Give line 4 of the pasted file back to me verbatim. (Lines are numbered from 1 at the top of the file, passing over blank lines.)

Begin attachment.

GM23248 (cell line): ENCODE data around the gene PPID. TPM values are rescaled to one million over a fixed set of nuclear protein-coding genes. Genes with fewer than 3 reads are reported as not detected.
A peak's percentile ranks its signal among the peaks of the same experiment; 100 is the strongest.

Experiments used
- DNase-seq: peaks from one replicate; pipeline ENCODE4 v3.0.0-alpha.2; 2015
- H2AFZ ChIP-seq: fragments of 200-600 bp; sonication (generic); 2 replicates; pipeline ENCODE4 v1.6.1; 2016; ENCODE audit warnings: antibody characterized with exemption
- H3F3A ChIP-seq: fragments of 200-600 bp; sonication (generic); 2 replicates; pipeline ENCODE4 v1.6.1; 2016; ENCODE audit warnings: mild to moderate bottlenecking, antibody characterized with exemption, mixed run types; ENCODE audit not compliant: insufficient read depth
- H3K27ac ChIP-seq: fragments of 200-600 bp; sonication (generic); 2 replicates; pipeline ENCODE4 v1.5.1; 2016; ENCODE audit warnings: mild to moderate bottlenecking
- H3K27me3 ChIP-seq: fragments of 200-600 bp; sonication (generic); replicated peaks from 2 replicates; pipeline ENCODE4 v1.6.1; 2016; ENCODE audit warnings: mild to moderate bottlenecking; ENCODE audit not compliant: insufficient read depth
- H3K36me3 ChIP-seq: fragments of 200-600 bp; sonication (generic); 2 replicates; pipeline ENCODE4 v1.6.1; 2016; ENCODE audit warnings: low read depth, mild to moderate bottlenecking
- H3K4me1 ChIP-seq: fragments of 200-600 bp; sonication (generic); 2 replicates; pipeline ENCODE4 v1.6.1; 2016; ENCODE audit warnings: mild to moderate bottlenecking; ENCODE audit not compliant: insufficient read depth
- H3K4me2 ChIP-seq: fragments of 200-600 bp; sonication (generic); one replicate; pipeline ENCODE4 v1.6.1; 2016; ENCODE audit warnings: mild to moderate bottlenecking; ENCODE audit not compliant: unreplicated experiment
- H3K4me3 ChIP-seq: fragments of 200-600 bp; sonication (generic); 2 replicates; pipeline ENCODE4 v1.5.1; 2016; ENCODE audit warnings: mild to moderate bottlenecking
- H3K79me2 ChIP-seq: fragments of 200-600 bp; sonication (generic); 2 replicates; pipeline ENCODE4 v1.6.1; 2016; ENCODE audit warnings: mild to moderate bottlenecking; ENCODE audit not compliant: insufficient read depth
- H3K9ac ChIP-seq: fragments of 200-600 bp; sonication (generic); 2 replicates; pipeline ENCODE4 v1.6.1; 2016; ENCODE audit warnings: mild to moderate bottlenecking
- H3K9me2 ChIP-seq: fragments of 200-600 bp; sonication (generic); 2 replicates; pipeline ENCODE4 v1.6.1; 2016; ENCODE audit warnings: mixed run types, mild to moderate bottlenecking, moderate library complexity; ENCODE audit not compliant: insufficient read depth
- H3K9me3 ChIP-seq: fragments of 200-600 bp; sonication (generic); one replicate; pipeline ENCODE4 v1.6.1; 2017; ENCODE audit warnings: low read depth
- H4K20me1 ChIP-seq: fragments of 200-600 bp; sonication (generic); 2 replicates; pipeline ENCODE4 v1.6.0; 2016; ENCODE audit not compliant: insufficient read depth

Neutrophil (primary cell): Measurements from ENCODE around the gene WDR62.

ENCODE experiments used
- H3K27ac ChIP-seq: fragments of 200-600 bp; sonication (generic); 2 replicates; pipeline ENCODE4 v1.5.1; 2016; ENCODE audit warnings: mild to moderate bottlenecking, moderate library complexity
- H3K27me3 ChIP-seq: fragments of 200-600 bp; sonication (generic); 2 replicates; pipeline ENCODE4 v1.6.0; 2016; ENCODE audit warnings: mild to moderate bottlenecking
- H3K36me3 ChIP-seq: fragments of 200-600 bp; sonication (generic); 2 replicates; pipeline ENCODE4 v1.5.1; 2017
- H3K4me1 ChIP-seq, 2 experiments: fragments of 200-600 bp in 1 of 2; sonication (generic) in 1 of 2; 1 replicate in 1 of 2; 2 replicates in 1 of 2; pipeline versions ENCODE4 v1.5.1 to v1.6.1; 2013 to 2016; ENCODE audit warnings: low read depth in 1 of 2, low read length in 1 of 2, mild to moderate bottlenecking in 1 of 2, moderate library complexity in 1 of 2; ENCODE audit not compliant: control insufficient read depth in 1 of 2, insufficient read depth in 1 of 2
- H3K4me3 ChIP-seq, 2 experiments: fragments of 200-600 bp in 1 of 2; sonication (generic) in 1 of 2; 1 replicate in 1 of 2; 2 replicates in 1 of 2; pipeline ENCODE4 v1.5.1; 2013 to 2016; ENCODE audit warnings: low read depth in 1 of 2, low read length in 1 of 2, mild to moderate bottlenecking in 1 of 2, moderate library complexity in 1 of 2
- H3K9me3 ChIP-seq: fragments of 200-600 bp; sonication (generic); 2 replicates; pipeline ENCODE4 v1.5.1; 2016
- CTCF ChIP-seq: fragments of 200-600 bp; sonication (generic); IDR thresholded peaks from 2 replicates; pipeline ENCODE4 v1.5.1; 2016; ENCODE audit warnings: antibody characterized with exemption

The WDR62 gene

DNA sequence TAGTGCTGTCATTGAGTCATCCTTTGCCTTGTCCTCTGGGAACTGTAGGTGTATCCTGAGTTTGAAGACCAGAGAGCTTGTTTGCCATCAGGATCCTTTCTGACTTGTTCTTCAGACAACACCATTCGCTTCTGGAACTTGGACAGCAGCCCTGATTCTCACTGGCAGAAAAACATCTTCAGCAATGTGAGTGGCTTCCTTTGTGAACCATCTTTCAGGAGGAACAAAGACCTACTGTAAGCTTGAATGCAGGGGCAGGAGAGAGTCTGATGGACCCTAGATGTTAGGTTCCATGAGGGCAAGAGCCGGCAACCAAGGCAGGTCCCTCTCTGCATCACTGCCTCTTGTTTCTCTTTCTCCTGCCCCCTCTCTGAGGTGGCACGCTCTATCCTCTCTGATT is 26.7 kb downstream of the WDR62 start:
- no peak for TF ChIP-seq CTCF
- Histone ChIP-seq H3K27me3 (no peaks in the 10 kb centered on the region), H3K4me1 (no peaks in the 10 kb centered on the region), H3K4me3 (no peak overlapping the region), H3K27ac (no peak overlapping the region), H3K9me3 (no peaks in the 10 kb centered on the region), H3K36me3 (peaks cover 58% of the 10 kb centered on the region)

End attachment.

- DNase-seq: peaks from one replicate; pipeline ENCODE4 v3.0.0-alpha.2; 2015